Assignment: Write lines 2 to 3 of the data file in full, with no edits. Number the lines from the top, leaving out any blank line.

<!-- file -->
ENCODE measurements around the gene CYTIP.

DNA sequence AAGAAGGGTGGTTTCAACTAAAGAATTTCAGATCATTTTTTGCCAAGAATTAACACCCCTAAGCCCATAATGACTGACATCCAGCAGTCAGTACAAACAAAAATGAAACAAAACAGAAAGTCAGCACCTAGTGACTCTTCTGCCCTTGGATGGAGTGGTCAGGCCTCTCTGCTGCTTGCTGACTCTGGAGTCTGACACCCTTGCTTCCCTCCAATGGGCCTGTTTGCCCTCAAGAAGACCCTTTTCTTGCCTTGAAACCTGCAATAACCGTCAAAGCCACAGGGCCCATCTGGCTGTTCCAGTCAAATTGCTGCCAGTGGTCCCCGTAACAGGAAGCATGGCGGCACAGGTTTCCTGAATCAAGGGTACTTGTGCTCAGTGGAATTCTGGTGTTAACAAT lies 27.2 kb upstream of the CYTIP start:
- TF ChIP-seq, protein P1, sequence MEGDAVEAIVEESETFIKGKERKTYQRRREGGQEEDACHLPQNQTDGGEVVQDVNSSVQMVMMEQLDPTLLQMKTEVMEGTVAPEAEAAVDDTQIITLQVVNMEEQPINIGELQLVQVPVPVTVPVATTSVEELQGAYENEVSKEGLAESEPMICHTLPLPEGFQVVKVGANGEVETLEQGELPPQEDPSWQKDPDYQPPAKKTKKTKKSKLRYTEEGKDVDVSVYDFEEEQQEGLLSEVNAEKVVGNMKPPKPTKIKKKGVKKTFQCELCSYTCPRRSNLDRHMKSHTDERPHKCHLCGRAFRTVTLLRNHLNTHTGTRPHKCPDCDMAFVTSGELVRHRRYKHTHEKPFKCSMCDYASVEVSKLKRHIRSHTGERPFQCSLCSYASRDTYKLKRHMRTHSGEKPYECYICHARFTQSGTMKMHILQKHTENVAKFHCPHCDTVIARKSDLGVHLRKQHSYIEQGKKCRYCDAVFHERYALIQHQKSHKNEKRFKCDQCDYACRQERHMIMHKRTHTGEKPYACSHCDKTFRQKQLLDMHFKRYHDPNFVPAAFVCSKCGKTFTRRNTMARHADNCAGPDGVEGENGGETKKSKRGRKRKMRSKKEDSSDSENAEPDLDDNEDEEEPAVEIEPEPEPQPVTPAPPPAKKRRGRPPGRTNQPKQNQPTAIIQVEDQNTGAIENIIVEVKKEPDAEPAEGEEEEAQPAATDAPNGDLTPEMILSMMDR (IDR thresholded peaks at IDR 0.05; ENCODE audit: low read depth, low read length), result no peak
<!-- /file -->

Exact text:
DNA sequence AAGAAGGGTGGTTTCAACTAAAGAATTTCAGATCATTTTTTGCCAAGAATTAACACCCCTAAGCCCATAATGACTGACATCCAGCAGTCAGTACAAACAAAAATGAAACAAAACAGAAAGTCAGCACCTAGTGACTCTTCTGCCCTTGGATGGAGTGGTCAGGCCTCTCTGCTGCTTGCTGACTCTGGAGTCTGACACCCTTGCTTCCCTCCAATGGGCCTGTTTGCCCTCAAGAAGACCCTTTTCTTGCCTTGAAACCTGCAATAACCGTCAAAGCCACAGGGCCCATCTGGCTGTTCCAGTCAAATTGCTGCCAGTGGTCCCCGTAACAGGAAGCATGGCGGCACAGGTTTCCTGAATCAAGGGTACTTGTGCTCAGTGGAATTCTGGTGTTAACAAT lies 27.2 kb upstream of the CYTIP start:
- TF ChIP-seq, protein P1, sequence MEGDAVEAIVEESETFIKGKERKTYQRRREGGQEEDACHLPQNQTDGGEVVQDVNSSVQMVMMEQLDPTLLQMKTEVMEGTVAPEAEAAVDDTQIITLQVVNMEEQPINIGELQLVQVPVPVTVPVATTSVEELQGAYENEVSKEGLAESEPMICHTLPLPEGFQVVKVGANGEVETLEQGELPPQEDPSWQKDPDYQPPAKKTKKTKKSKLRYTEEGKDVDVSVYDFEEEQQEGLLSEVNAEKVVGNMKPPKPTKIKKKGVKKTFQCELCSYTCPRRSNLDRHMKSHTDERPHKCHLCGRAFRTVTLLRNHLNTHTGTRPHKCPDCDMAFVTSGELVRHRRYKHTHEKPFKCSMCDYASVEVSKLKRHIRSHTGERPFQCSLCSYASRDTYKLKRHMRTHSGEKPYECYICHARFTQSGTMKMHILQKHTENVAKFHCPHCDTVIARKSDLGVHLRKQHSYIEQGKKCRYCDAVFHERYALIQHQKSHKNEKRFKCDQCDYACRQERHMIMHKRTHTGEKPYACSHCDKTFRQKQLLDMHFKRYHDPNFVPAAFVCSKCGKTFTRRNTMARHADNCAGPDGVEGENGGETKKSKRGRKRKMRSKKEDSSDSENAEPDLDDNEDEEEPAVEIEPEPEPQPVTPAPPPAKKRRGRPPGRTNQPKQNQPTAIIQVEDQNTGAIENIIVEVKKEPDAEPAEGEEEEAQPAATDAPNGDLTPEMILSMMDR (IDR thresholded peaks at IDR 0.05; ENCODE audit: low read depth, low read length), result no peak